Even as India and Germany explore cooperation in the field of renewable energy, collaboration between India and the U.S. in the energy sector has devolved into a series of logjams. Although the latest India-U.S. energy dialogue of 21 September 2015 mentioned cooperation on renewable energy and shale gas, it is stuck due to commercial or legal factors, and indicates a transactional relationship rather than one that is long-term or strategic.
Nuclear energy was prominent in the latest announcement of the India-U.S. energy dialogue, but it is not mentioned in the press statement on the subject issued by the Indian Embassy in the U.S.
When President Barack Obama visited India in early 2015, an agreement on nuclear liability insurance, which would open up the sector to western firms, was projected as the big outcome of the visit. But in September 2015, General Electric’s Chief Executive Officer Jeffrey Immelt ruled out participating in atomic energy in India unless India brought its liability regime in line with international norms. Clearly, the breakthrough announced during Obama’s visit was not quite groundbreaking.
Given the backdrop of the 1984 Bhopal tragedy and the more recent 2011 Fukushima disaster, drastic changes to the Indian law will be politically ill-advised. Meanwhile, the U.S. follows a different liability concept at home. For instance, British Petroleum agreed in July 2015 to pay $18.7 billion to settle claims arising from the 2010 spill in the Gulf of Mexico. German automaker Volkswagen could potentially face penalties adding up to $18 billion for falsifying emission tests on its cars in the U.S., and the company’s executives may also face criminal prosecution.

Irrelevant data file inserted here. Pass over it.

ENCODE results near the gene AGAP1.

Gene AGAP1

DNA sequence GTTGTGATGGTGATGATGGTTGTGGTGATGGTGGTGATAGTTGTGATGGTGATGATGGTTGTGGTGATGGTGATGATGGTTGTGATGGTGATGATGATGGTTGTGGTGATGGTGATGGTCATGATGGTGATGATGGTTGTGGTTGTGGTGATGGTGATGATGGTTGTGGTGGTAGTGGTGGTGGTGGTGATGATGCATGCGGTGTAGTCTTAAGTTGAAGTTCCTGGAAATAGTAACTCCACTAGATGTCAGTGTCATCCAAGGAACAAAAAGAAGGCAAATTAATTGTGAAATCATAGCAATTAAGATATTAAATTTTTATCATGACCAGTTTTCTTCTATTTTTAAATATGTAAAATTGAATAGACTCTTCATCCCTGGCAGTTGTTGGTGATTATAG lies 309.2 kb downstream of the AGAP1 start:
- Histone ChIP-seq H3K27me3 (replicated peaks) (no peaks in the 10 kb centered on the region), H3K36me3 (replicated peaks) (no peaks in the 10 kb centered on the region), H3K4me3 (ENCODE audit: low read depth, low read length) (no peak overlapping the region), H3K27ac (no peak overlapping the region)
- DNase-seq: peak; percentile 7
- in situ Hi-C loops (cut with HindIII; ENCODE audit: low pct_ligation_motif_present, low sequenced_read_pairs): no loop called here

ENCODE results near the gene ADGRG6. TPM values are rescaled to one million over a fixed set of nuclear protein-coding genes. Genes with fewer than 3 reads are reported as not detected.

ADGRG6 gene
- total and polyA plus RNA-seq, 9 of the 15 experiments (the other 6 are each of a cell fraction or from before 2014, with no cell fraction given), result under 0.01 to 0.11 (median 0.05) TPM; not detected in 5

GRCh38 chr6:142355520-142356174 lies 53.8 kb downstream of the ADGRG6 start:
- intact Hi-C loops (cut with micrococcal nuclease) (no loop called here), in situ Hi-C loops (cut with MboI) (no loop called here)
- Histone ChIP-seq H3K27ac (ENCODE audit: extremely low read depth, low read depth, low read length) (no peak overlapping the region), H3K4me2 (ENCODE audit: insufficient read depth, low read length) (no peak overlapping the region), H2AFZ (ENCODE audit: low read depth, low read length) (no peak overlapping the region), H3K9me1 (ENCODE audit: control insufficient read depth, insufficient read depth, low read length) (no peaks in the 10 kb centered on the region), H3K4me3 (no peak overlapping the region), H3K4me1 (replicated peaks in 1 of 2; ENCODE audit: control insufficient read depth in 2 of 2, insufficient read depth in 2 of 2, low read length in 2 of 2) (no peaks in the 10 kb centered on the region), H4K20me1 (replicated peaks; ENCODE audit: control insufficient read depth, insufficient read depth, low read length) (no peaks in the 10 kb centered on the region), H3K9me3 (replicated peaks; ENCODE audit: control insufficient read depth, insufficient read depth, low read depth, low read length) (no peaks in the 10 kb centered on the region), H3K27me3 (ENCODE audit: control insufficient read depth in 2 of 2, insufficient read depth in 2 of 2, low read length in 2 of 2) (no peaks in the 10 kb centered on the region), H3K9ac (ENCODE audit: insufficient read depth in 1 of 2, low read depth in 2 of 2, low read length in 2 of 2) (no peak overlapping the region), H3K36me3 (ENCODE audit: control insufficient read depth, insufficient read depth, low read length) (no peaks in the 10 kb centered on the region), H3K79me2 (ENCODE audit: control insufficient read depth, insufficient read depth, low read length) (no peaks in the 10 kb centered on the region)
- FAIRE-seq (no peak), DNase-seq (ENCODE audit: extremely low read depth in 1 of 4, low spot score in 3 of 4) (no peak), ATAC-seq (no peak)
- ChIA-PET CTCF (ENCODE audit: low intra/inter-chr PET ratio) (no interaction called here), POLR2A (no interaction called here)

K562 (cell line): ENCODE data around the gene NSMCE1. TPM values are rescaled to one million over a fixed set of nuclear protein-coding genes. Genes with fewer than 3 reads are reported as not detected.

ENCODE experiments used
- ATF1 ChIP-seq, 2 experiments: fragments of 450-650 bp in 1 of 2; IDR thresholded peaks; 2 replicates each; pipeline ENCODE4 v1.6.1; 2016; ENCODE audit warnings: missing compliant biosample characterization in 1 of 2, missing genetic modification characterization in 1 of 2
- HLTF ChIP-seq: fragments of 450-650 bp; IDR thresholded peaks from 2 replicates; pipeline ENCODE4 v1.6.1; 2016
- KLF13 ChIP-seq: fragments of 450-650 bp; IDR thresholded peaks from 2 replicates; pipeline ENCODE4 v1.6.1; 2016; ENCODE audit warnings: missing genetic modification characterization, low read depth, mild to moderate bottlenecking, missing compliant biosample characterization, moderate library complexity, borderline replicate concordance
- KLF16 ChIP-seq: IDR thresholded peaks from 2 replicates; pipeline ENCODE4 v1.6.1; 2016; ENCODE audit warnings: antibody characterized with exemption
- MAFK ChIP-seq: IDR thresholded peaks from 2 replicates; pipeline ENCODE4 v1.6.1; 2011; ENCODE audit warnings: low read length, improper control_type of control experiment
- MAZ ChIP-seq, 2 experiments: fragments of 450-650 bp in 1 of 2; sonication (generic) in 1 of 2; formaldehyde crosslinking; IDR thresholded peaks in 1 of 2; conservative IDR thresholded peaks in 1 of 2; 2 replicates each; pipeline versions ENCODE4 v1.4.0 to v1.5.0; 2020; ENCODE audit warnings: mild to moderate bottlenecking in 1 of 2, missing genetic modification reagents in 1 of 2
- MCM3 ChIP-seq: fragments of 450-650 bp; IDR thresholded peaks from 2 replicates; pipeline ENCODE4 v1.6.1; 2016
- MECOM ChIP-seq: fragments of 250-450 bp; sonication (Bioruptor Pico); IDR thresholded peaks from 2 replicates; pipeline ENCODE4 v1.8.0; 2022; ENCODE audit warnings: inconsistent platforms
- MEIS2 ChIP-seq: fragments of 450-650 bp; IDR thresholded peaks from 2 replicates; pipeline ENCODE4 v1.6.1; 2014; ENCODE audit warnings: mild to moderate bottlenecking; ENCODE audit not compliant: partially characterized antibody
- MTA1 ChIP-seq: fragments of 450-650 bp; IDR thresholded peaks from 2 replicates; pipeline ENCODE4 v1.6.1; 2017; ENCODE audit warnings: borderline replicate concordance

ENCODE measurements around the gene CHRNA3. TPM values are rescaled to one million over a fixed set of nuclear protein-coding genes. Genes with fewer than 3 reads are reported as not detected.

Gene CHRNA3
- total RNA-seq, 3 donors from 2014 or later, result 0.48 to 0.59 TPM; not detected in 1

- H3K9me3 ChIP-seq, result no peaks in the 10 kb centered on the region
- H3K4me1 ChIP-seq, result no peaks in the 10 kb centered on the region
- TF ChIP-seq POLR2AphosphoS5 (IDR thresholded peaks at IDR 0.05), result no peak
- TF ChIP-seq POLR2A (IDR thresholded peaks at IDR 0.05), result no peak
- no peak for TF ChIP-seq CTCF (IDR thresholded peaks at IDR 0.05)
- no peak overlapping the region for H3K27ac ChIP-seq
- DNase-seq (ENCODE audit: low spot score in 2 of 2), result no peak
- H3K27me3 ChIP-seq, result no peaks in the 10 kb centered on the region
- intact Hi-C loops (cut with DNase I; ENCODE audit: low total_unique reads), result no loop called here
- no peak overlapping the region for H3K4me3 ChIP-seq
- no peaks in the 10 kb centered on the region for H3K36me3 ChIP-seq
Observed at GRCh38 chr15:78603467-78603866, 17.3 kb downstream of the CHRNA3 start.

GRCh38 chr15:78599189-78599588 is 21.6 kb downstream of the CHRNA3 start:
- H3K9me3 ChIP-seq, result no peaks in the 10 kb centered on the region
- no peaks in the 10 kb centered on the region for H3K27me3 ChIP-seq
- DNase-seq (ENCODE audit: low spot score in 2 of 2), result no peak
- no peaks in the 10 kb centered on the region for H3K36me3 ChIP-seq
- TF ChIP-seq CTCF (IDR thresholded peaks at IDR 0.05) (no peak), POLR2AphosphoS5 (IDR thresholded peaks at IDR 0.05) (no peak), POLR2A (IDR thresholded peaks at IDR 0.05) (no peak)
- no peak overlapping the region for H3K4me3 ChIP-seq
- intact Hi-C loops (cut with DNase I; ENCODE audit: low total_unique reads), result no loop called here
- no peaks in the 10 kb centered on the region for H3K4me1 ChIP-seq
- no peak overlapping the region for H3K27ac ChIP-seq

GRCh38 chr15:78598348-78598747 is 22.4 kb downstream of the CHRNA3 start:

A nuclear incident can be more damaging and can cause lasting harm. In the case of the Fukushima accident, the Japanese government, in July 2015, approved compensation payments of $57 billion, which Japanese taxpayers will indirectly pay for. After the Fukushima disaster, there is an awareness that even the best planned systems can sometimes fail, while the Volkswagen case indicates that companies can knowingly sell inferior products. In this scenario, changing the Indian law to limit the liability of suppliers would be inadvisable.
In addition to the legal aspects, cost remains a major hurdle for western companies. Nuclear reactors being built by Westinghouse and Areva in the U.S. and Europe cost around $6 million (Rs. 40 crores) per megawatt[8,9]. Rival designs from India and Russia have a per megawatt cost of Rs. 14.7 crores and Rs. 20 crores respectively. Given their high capital costs, western reactors may not be commercially viable in India even if the legal issues are worked out.
The extraction of shale gas is repeatedly mentioned in the bilateral energy press statement. India wants to invite U.S. firms to invest, and would like to collaborate with American firms in developing fracking technologies, particularly “waterless” fracking.
On the face of it, this seems a sensible goal—India is believed to be rich in shale gas—
187.5 trillion cubic feet in five (of 26) basins, according to ONGC . The U.S. is a leader in shale oil and gas technology and production. However, this is unlikely to work in the current environment.